Colorado v. New Mexico Page 2

Colorado v. New Mexico general information

Media for Colorado v. New Mexico

Audio Transcription for Oral Argument - October 04, 1982 in Colorado v. New Mexico

Richard A. Simms:

And with respect to his ultimate finding that CF&I's proposed diversion would have little effect on New Mexico users, I believe that is not a finding at all but is demonstrably an erroneous conclusion of law.

I think the real irony of the Master's report lies in his understanding that... and I'm quoting him from page 21 of the report... the unique circumstances which confronts the Master in this case is Colorado's failure to divert water and put it to beneficial use at any time in the past.

New Mexico has applied the water and has existing economies which are dependent upon that water.

Instead of applying, the rather obvious holdings of this Court in Wyoming versus Colorado and Nebraska versus Wyoming and in Arizona versus California, the Master instead has equated the cause of action in this case with the relief sought.

The way he puts it is this, and I'll quote him again... simply stated, the doctrine says that each state is equal to all of the others, and as quasi-sovereigns, each state is entitled to a share of a river flowing between them.

We think that the Master started with the view that each state is entitled to a portion of the waters of an interstate stream no matter what the circumstances might be.

This is best illustrated I think by the Master's treatment of the first equitable apportionment decision handed down by this Court in 1906, Kansas versus Colorado.

That case, very unlike the case before this Court today, showed... the facts in that case showed a pattern of contemporaneous development in both states.

By 1883 in Kansas, there were some 1,200,000 acres of irrigation on the Arkansas in Kansas.

Between 1884 and 1891, there had developed independently under the law or prior appropriation in Colorado some 300,100 acres of land.

That situation presented the classic equitable apportionment case.

The water supply became insufficient to satisfy the simultaneous growth in both states, and there appeared a conflict in the social and economic institutions which had developed independently.

There, the substantive laws of each state... and as you'll recall, it was said in Kansas versus Colorado that there is no federal law of water in the West; each state has a right to develop its own system under which rights to the use of water might be protected... each state had done so.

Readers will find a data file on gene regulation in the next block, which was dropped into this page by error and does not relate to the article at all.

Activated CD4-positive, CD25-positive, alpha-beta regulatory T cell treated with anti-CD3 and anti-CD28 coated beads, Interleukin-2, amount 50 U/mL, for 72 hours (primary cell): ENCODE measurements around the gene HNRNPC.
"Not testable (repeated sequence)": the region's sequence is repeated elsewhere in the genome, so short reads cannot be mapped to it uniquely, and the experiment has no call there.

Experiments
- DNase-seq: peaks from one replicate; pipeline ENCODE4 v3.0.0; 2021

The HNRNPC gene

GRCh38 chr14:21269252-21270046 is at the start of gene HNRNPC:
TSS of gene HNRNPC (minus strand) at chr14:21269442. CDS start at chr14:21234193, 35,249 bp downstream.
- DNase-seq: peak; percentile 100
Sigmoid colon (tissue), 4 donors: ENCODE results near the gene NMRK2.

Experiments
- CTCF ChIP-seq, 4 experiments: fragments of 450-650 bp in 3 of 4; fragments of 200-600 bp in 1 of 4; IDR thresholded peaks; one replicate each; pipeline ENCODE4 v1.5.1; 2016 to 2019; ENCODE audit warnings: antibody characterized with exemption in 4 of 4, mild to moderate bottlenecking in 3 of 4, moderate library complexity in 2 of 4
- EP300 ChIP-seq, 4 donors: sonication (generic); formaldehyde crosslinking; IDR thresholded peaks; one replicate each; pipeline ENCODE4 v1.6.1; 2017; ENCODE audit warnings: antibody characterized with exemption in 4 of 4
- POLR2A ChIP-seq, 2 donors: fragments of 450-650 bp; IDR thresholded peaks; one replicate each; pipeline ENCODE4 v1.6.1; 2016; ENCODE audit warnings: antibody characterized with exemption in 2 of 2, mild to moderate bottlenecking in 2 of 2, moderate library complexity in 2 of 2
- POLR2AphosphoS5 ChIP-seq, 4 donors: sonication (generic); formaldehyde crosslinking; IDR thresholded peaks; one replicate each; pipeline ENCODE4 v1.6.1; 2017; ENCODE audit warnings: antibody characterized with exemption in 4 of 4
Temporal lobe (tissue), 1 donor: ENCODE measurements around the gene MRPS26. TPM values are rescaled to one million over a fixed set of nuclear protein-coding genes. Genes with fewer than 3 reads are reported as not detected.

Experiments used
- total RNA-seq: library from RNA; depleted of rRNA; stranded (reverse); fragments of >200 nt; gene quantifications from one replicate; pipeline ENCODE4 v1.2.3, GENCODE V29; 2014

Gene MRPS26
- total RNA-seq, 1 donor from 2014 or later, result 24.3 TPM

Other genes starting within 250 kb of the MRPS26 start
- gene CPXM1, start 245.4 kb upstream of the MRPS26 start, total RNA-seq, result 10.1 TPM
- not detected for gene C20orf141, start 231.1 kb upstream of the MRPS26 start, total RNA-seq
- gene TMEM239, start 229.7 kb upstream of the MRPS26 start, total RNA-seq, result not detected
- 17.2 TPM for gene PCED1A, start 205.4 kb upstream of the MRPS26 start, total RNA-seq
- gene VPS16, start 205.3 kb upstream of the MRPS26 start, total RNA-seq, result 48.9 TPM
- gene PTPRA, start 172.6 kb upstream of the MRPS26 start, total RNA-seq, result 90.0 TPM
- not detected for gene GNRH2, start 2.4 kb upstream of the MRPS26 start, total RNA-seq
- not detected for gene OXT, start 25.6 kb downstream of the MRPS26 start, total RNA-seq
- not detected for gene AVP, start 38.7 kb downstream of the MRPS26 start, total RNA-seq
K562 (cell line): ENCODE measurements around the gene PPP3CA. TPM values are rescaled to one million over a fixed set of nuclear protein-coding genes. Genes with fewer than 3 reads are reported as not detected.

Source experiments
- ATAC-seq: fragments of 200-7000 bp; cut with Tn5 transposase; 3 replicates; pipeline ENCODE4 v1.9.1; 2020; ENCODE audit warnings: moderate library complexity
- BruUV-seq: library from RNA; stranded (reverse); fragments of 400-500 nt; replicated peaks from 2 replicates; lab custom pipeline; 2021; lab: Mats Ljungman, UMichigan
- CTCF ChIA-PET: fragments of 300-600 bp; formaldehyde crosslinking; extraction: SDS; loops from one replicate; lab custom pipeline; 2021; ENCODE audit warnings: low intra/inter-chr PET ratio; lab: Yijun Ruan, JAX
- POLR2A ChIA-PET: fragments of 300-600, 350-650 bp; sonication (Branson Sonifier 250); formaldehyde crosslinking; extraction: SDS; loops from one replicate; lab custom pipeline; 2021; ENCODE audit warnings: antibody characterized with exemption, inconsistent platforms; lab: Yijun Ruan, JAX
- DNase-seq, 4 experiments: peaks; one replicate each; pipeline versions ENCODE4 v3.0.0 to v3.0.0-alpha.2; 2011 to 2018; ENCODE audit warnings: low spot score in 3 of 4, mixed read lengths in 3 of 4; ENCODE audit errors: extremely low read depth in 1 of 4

The substantive laws in Kansas versus Colorado had been exercised historically.

In that case there was an actual conflict between existing users on either side of the state line.

Because in Kansas they have the doctrine of riparianism, which stands for the proposition that water should be maintained in the river and let down the river undiminished, and on Colorado's side you have priority of appropriation, a doctrine which allows water to be diverted from the river and taken to lands not riparian to the river, you had an actual collision of sovereigns in that case.

Also, the sovereign interest on both sides of the Kansas-Colorado border arose from actual existing uses of water in the respective states.

Notwithstanding those obvious differences from this case, the Master has said, and I'm quoting, The same type of situation exists in this case.

Sandra Day O'Connor:

Mr. Simms, may I ask you whether it's your position that as between two states, both of which are states using the appropriated water theory, that the prior appropriator must make reasonable use of the water that's appropriated?

Do we measure the decreed rights or the appropriated rights by some measure of reasonable use, in your view?

Richard A. Simms:

The court has said that each state is obligated to conserve water to the extent that is economically possible.

There is no evidence in this case and no discussion in the Special Master's report, as opposed to Colorado's reply brief, that there were any uses in New Mexico that were not responsible uses of water.

The measure of water, I think, is one that the Master did not follow, and I think it's one of his fundamental mistakes.

What the Master should have done in assessing the water right entitlements in New Mexico so that he could further assess injury was to look to the actual historic irrigated acreage on the river.

That is not necessarily the decreed right.

It is something that can be discovered through a look at what's been irrigated historically.

Instead of--

Sandra Day O'Connor:

If the historic use is somehow wasteful, can the Master take that into consideration or not?

Richard A. Simms:

--Oh, I think he definitely can.

And I would point out that there is nothing in the record in this case that indicates that there is any waste.